Return to Headlines

Social & Emotional Health Corner: Managing Transitions

Change and transitions can be exciting -- but also challenging.
There are many ways parents and teachers can help children have an easier time managing transitions, but it may take a little experimentation to find out what "clicks" with each particular child. Here are tips on how to help children navigate change. 
  • Create routines. Having a predictable structure in place can be reassuring and helpful.
  • Preview and count down. Lay out what the day is going to look like. Then before the transition, give a timeframe and description of what will happen along with countdowns.
  • Visual cues. Chart and/or drawings about expectations or the steps involved in the transition. 
  • Get their attention. Make a connection by gaining eye contact, sitting next to them, hand on shoulder or having them repeat back what was said. 
  • Implement appropriate consequences. If transition is not going well, ignore minor infractions and focus on effort. If misbehavior occurs provide logical and appropriate consequences.
  • Praise good transitioning. Recognize when things go well and point out specific details about what the child did correctly.

Some students will be transitioning to a new school next year and may need assistance with the stresses that often accompany these changes. 

Here are some tips to help with the transition to a new school:

Visit the new school. Attend the school's back-to-school day (dates and times vary, check the BISD website in late July for details). Seeing what the school looks like can be helpful in dispelling worries. Elementary aged students may wish to play on the school playground and become familiar with what recess will look like.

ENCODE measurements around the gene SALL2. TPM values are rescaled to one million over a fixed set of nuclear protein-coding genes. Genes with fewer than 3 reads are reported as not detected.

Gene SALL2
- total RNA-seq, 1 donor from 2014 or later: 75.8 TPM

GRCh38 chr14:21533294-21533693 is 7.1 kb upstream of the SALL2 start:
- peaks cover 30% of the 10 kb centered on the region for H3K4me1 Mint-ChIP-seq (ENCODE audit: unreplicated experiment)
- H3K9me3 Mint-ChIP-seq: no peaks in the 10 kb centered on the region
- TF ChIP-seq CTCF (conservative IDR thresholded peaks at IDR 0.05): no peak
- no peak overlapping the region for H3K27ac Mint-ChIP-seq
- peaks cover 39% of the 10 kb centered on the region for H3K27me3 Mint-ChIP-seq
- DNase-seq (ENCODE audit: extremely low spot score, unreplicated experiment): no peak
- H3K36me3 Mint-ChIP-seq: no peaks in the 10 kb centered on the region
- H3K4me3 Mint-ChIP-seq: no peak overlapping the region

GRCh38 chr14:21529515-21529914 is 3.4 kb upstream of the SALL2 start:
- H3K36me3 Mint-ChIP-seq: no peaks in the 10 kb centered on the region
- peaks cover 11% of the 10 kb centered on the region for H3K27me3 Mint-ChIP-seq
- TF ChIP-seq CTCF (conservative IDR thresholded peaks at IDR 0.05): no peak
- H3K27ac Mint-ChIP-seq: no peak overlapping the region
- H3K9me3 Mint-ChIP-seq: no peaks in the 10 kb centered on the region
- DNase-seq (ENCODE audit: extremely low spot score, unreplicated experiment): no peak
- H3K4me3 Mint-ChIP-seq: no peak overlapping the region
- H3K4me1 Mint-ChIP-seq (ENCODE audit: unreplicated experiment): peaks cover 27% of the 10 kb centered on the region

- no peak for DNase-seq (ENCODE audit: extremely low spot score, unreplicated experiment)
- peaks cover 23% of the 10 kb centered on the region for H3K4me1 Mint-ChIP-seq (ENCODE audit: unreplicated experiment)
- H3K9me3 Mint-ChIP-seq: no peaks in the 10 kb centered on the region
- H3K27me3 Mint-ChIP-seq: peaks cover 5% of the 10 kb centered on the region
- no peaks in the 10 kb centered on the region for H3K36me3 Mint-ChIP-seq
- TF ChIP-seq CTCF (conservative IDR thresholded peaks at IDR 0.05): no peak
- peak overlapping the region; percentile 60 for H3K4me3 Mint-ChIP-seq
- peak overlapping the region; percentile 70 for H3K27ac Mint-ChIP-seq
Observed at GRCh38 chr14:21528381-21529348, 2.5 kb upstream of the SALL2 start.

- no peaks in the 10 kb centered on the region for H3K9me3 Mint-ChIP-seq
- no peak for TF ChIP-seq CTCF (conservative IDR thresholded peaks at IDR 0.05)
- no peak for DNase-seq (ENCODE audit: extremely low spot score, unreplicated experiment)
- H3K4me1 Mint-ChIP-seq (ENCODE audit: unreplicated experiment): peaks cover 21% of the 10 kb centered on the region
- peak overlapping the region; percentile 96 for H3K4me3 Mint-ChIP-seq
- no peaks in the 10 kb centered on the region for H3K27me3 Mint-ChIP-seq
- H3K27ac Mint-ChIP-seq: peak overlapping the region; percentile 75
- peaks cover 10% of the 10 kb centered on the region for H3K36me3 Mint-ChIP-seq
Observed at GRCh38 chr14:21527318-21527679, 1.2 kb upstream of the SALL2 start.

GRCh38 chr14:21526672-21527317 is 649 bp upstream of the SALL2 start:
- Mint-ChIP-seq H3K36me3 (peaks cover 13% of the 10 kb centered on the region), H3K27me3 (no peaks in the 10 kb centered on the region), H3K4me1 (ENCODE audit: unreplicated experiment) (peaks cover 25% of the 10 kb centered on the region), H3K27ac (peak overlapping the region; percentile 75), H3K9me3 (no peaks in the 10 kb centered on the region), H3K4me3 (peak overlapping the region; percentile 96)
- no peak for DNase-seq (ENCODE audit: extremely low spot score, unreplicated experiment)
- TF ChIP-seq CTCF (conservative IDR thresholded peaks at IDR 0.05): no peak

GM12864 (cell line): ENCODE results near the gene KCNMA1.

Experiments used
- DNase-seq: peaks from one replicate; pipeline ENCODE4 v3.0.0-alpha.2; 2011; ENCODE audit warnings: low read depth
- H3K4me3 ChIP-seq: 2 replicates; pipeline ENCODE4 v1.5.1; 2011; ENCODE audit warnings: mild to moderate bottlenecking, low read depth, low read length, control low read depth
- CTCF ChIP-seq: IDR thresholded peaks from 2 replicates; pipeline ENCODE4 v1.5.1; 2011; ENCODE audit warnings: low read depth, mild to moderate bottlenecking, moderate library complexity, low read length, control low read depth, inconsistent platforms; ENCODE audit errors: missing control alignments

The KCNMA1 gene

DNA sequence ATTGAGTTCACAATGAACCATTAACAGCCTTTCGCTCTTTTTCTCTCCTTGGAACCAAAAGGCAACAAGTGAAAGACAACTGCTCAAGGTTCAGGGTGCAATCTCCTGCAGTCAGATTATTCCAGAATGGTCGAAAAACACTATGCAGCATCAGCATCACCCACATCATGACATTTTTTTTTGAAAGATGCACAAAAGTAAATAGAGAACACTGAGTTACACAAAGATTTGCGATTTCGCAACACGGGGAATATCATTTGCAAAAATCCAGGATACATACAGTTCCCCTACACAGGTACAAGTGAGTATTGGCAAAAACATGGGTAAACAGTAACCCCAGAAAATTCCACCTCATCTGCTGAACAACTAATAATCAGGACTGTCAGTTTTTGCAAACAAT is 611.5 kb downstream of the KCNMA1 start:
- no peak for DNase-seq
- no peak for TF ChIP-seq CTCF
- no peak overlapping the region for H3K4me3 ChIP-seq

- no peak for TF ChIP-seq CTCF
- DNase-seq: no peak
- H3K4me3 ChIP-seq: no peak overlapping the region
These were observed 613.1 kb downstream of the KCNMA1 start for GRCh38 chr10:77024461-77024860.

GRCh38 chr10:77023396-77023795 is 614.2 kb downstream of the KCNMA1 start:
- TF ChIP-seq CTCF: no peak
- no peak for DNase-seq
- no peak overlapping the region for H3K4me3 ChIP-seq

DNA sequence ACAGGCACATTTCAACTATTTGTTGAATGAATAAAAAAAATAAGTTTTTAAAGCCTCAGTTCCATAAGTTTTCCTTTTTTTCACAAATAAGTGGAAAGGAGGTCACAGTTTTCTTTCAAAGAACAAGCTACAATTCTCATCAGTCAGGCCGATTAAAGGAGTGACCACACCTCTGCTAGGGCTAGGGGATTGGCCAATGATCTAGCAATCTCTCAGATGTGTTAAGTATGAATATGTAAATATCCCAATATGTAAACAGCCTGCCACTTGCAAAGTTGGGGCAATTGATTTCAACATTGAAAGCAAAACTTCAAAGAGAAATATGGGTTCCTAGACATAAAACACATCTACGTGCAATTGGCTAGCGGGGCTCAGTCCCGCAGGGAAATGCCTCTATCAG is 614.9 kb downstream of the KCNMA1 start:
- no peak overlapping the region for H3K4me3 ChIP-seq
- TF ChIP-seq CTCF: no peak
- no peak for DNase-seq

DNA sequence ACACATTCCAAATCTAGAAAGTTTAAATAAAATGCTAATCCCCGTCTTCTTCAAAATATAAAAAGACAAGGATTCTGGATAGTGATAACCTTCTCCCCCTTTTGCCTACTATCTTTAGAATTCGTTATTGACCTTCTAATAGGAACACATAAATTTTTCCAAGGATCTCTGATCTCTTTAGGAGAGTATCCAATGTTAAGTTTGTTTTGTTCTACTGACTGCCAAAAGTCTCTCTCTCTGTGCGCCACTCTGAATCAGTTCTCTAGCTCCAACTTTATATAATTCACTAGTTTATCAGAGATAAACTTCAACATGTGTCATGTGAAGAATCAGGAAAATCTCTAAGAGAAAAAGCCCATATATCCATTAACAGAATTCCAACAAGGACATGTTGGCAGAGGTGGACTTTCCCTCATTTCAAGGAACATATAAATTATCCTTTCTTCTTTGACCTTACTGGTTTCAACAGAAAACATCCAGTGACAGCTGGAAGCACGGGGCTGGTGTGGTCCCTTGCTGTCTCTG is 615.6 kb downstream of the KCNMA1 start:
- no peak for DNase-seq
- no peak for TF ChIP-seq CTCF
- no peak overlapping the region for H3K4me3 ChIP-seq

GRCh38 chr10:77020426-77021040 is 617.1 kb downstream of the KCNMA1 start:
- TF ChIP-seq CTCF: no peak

See if your student can meet some of her teachers or the guidance counselor. Having students make a connection with a few adults can make them feel more comfortable. 

Do a walk-through. Walk through what a typical day is going to look like, including transportation to/from school, classes, lunchtime and after-school activities. 

Clothes. This is a source of stress for a lot of students. Help your child think beforehand about how he wants to present himself/herself that first day.

Mornings. Two weeks before school starts, get everyone used to going to bed and getting up earlier.

Encourage self-advocacy. Allow for natural consequences, stop rescuing and focus on growth rather than grades. 

Keep your communication and connection strong. Become involved in their interests and carve out some time each day to spend together. 

For a list of transition resources (including first day of school, transition to middle and high school and life after school) visit:

- JoAnna Rockwood, Behavior Health Specialist & School Psychologist for BISD